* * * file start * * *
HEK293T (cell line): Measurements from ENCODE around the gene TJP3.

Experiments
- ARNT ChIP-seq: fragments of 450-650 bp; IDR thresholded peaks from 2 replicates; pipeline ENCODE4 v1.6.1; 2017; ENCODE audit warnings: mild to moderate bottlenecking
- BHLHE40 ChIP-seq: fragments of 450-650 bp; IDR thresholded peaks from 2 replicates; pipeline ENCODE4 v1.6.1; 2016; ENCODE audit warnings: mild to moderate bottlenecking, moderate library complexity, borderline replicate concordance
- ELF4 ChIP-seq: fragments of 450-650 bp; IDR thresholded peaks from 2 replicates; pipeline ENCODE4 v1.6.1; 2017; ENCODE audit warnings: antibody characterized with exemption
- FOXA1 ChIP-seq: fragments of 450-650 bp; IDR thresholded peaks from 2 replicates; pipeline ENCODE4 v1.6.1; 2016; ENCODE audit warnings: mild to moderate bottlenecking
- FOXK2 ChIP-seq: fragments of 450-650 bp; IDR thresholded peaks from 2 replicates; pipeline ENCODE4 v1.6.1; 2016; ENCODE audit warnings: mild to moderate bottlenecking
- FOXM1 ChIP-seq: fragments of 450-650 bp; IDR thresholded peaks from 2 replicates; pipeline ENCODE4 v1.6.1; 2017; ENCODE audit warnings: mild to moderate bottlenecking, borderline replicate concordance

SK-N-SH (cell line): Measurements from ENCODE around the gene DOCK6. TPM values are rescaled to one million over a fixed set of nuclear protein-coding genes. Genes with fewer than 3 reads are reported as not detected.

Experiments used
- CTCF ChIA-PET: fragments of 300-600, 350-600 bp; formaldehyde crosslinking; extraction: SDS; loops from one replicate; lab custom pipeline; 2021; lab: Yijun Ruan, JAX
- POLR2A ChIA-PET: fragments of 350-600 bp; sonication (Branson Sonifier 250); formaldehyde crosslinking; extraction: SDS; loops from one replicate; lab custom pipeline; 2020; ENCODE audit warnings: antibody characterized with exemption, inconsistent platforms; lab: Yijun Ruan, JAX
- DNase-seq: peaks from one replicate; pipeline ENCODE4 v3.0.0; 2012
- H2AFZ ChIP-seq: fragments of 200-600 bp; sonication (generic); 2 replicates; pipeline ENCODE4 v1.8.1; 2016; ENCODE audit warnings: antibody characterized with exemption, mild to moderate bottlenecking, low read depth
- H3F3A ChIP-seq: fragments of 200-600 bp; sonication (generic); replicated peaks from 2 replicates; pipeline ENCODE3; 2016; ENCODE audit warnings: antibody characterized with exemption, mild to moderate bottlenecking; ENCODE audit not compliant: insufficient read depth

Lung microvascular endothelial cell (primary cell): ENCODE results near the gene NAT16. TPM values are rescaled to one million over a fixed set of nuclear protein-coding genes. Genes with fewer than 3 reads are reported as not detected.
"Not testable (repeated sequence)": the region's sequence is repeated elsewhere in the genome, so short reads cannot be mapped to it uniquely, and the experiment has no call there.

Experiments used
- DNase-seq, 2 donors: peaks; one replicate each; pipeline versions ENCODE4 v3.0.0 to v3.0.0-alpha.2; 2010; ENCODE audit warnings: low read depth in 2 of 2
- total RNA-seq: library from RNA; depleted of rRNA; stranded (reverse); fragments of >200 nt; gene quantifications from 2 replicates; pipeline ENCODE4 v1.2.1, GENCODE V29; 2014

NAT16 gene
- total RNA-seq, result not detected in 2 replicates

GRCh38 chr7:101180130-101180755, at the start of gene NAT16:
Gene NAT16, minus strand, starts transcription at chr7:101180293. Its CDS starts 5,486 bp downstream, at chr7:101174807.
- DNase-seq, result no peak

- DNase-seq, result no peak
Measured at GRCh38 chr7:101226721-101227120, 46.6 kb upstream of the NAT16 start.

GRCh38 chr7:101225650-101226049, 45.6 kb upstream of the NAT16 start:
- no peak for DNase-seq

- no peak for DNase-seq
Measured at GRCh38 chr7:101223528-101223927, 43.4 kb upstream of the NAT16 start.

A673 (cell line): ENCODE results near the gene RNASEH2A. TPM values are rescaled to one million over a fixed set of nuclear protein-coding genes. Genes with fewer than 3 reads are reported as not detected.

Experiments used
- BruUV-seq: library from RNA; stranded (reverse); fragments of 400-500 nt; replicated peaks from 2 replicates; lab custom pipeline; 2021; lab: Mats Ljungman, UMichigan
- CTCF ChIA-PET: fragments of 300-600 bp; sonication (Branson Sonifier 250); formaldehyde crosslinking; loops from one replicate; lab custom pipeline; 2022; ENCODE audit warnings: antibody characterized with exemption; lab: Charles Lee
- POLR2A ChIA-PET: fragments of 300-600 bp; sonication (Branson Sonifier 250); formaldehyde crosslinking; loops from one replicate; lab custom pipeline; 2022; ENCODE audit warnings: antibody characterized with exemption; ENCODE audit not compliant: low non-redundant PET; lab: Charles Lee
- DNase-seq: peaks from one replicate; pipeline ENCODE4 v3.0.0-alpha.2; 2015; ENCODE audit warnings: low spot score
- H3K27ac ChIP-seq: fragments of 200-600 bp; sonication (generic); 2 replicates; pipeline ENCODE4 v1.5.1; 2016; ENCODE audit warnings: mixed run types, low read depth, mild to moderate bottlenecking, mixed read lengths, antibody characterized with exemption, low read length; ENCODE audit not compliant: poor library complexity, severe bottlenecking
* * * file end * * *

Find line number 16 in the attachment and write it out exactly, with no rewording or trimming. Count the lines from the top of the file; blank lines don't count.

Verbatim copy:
Lung microvascular endothelial cell (primary cell): ENCODE results near the gene NAT16. TPM values are rescaled to one million over a fixed set of nuclear protein-coding genes. Genes with fewer than 3 reads are reported as not detected.